A young woman discovers her elite Manhattan preparatory school harbors a dark secret.
“Innocence” is a film that yearns to coalesce into the ranks of far-superior movies regarding satanic cults like “Rosemary’s Baby”, “The Beyond” and “The Wicker Man”. The only problem is, it’s completely and utterly boring and devoid of any real scares, thrills or character development. The fact that it’s also rated PG-13 doesn’t help when an R rated movie allows you so much more scope and freedom, especially when you’re dealing with demons and satanic rituals. Imagine setting out to remake “Friday the 13th” or “A Nightmare on Elm Street” and then announcing to the world that it’s going to be rated PG-13. Not a very bright move.
Our story begins with our heroine Beckett (Sophie Curtis) and her mother Lena (Kelly Bensimon), both avid surfers who are in the water waiting for the perfect wave. As one approaches, it submerges Lena and she succumbs to an aneurysm and dies. Several months later, Beckett and her dad Miles (Linus Roache) move away from their seaside home and relocate to Manhattan where Miles hopes the lights and the noise of the big city will keep her distracted while he enrolls her in a new boarding school. While there, she is made very welcome by the staff and students, almost too welcome and gradually, she begins to notice strange goings on.
After one seemingly perfect and happy girl commits suicide right in front of her, she does some research on the old building and discovers that the women who run and operate the school, are actually demons who feed on the blood of young virgins. Not the most original story but enough of an outline that in the hands of a more capable director, the film could have been so much better. As it stands, director Hilary Brougher’s attempt at tension is to crank up the volume every time Beckett looks into a mirror and we see the obligatory ghost or shadow and when she turns around, it’s completely gone. This happens repeatedly until it wears out its welcome and even then, it happens some more, just in case we missed it the first few times.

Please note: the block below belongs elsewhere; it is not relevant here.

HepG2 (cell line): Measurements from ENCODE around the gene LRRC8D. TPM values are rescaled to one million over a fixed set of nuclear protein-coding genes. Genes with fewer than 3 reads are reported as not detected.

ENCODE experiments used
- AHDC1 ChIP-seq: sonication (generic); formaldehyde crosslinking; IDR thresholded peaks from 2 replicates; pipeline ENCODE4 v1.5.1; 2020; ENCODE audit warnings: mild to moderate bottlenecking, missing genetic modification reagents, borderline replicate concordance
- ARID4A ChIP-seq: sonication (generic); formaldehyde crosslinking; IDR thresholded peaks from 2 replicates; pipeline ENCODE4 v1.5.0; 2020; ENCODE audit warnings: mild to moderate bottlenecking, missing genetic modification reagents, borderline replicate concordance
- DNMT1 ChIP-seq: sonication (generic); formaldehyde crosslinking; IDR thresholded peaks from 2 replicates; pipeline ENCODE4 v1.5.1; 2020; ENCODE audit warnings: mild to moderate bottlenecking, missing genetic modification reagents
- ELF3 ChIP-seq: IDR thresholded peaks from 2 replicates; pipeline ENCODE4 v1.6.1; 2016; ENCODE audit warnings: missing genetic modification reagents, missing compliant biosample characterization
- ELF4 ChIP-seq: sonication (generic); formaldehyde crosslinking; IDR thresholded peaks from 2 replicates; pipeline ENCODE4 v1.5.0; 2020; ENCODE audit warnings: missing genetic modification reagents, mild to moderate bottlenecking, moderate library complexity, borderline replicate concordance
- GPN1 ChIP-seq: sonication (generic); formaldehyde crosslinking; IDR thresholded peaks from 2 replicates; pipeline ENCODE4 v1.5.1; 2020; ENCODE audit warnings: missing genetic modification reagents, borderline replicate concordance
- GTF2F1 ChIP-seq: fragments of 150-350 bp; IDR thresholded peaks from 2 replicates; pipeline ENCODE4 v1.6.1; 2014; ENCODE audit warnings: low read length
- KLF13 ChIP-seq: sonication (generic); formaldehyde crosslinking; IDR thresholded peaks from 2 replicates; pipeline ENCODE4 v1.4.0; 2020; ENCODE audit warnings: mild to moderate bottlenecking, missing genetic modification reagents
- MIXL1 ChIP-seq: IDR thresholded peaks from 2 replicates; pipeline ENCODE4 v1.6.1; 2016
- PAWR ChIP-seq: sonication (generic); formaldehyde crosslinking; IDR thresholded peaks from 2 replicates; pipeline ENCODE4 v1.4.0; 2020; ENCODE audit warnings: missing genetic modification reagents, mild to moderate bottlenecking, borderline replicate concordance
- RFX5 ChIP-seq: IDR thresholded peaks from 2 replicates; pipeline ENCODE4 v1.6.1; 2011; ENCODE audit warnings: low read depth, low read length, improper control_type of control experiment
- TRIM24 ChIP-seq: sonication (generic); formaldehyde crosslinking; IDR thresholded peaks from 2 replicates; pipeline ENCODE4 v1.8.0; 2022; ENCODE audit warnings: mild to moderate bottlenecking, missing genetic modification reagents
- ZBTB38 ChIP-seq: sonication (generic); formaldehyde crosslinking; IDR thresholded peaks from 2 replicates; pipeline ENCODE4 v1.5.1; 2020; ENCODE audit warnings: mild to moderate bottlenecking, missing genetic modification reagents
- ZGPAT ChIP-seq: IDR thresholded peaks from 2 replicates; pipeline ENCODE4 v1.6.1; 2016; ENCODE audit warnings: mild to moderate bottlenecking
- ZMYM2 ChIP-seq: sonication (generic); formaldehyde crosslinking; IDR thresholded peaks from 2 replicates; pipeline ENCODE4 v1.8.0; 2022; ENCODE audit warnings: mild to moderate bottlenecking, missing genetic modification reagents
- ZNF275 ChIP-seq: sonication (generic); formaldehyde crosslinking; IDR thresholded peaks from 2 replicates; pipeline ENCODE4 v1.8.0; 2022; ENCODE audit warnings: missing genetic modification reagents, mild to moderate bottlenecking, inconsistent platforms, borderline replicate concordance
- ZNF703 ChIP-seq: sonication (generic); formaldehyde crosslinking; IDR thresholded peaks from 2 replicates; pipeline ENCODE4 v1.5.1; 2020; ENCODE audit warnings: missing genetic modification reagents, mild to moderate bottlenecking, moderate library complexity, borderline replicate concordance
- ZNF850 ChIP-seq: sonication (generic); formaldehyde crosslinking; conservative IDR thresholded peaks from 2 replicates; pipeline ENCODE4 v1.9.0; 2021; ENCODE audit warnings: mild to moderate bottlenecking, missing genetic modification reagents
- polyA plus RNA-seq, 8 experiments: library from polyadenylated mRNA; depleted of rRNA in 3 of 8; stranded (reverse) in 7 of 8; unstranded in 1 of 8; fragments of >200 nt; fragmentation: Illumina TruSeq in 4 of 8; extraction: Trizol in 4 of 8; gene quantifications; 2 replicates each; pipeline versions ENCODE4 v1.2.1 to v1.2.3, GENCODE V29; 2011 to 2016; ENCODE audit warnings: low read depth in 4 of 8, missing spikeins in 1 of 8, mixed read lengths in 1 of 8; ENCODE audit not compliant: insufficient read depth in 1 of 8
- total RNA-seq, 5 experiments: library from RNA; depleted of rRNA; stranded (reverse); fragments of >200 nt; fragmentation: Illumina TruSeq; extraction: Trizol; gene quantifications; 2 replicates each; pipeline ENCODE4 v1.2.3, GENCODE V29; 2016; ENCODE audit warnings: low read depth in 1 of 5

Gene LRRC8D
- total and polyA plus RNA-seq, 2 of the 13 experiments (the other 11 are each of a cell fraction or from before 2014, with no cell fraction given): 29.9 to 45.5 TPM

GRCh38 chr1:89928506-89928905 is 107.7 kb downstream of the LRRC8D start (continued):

Sophie Curtis as the film’s heroine, has absolutely no personality whatsoever and is totally incapable of actually emoting. She constantly looks perplexed the whole time, even before she is aware that anything strange is going on so either she wasn’t allowed to read the script in advance or her character was psychic and she could see everything that was going to happen to her and just how bad the movie would eventually become. The one saving grace was Linus Roache who plays her father and who has made a name for himself as a wonderful character actor in movies such as “The Chronicles of Riddick”, as Bruce Wayne’s father in “Batman Begins” and on the TV shows “Law & Order: Special Victims Unit” and “Vikings”.
He is a very expressive and impassioned actor who is watchable in just about anything. Even this movie. Sadly though, he alone cannot save this muddled affair. Other than Mr. Roache, the only other aspect of the movie worth mentioning is the cinematography by David Rush Morrison. He gives the film the much-needed foreboding ambiance and subtle textures a movie of this ilk so desperately needs but because of the inability of the film’s director to build up any worthwhile tension, it all falls flat. I would normally suggest waiting for a film of this variety to come out on DVD or VOD but in good conscience, I cannot do that. Instead, rent whatever movie is sitting next to it because I guarantee you, whatever it is, it can’t be as bad as this.
In select theaters now including Houston.
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